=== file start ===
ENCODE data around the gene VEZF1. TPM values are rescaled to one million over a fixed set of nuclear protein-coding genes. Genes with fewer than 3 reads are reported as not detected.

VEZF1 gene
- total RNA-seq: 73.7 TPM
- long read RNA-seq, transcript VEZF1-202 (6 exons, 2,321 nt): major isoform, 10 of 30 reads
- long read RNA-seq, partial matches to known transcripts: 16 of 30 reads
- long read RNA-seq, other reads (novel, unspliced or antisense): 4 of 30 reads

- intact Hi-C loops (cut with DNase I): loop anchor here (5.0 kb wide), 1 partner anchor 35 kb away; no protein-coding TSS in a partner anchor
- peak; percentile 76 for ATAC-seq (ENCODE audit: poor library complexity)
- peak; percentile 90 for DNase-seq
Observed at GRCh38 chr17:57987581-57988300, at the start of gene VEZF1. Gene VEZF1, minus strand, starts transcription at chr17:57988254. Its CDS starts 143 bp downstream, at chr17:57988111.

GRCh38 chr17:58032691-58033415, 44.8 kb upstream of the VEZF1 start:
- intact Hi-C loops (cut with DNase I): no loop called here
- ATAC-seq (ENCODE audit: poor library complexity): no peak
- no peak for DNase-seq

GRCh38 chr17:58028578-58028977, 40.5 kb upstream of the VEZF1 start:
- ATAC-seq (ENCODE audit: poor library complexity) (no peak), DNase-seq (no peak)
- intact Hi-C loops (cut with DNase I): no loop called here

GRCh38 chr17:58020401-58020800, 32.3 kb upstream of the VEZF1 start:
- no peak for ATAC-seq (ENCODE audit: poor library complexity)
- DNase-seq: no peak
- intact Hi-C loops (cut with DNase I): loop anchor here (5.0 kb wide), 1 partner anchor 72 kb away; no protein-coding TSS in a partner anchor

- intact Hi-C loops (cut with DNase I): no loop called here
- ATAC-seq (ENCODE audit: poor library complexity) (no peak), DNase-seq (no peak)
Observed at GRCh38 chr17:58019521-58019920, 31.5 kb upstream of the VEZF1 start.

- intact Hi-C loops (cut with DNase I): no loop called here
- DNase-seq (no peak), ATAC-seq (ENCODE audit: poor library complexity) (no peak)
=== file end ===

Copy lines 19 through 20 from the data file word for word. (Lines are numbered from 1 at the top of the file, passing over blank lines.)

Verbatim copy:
- no peak for ATAC-seq (ENCODE audit: poor library complexity)
- DNase-seq: no peak